Effective date. The final question facing the Commission was: “What should be the effective date of the final definition?”  CME Group noted that “[o]nce adopted, the definition will also clarify the scope of the exemptions under CEA sections 2(g) and 2(h)—at least until Dodd-Frank takes effect and eliminates these exemptions.” However, any clarification needed as between the agricultural commodity definition and pre Dodd-Frank CEA provisions is being addressed in the Commission's Dodd-Frank transition period relief. Beyond concerns related to pre Dodd-Frank CEA provisions, NCFC noted that it was “unaware of any reason not to make the definition of agricultural commodity effective upon the publication of the final rule.”
Therefore, the Commission has determined that the effective date of the final agricultural commodity definition shall be sixty days after the publication of this final rule, as required by the Dodd-Frank Act. By providing that the definition becomes effective as early as is allowed by the Dodd-Frank Act, the Commission intends to provide legal certainty for market participants as they plan for the regulatory regime that will follow the Dodd-Frank transition relief.
Part III—Explanation of the Definition
A. Terms of the Final Definition
Except for the revisions to category four (explained more fully below), the terms of the final definition are the same as the terms of the definition as proposed in the NPRM.
B. Explaining the Definition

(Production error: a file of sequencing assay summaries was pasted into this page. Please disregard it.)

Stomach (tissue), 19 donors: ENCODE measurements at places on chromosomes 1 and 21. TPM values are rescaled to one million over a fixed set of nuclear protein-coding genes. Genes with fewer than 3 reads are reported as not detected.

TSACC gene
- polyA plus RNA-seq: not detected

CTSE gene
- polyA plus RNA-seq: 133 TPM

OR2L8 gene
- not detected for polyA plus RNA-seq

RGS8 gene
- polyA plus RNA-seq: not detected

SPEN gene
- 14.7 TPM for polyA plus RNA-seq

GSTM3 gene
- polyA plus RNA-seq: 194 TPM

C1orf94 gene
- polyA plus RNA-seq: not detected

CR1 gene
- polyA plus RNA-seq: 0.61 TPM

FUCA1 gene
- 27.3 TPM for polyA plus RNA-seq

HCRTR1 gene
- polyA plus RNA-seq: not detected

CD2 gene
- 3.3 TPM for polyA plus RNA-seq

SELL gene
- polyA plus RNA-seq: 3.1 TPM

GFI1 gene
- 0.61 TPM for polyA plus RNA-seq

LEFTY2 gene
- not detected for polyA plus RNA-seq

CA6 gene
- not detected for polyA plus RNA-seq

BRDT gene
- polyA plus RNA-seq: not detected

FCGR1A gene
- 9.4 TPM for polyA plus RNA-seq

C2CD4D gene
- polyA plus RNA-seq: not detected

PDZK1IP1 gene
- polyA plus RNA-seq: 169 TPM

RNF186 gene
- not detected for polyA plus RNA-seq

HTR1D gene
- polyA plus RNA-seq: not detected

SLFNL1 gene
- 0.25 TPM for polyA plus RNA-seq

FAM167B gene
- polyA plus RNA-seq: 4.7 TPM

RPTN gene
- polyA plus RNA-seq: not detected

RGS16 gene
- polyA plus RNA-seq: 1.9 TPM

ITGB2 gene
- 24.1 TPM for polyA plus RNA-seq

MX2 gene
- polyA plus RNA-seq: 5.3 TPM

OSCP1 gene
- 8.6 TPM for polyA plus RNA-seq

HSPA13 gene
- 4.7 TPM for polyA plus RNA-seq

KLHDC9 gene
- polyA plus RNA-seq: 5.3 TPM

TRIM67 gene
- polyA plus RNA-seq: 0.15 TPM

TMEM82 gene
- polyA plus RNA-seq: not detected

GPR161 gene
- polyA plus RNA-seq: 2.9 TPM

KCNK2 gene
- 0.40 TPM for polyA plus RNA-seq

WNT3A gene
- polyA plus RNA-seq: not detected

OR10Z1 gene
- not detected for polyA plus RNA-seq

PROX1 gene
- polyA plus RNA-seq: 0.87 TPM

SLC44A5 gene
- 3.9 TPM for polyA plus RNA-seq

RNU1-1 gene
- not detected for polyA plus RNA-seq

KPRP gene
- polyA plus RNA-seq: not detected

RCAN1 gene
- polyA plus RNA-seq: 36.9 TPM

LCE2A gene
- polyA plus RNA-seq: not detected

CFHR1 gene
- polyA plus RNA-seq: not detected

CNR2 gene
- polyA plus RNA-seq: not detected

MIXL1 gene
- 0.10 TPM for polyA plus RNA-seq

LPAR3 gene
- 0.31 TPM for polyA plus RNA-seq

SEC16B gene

Category One—Enumerated Agricultural Commodities
Category one includes the “enumerated agricultural commodities” specified in current section 1a(4) of the Act (renumbered as section 1a(9) under the Dodd-Frank Act). While there is considerable overlap between categories one and two, category one includes some commodities that would not qualify under category two. For example, “fats and oils” would include plant-based oils, such as tung oil and linseed oil, which are used solely for industrial purposes (and thus would not fall within category two). Section 1a(4)'s reference to “oils” would not, however, extend to petroleum products.
Category Two: Operative Definition of Agricultural Commodities
As a general matter, Category 2 seeks to draw a line between products derived from living organisms that are used for human food, shelter, animal feed or natural fiber (covered by the definition) and products that are produced through processing plant or animal-based inputs to create products largely used as industrial inputs (outside the definition). This general operational definition is self-executing and will encompass commodities that are now or in the future may become subject to swaps, futures, and options trading, without the need for additional CFTC action. In this regard, the rule defines those commodities that are agricultural commodities. It does not matter whether futures, swaps, or options are being traded in the commodity—either now or in the future. Thus, a commodity evaluated under category two either is or is not an agricultural commodity regardless of its trading status.
Some of the terms used in describing the second category require further clarification, particularly the terms, “generally fungible,” “used primarily,” “human food” and “natural fiber.”
“Generally fungible”—means substitutable or interchangeable within general classes. For example, apples, coffee beans, and cheese are generally fungible within general classes, even though there are various grades and types, and so they would be agricultural commodities. On the other hand, commodities that have been processed and have taken on a unique identity would not be generally fungible. Thus, while flax or mohair are generally fungible natural fibers, lace and linen garments made from flax, or sweaters made from mohair, are not generally fungible and would not be agricultural commodities under category two.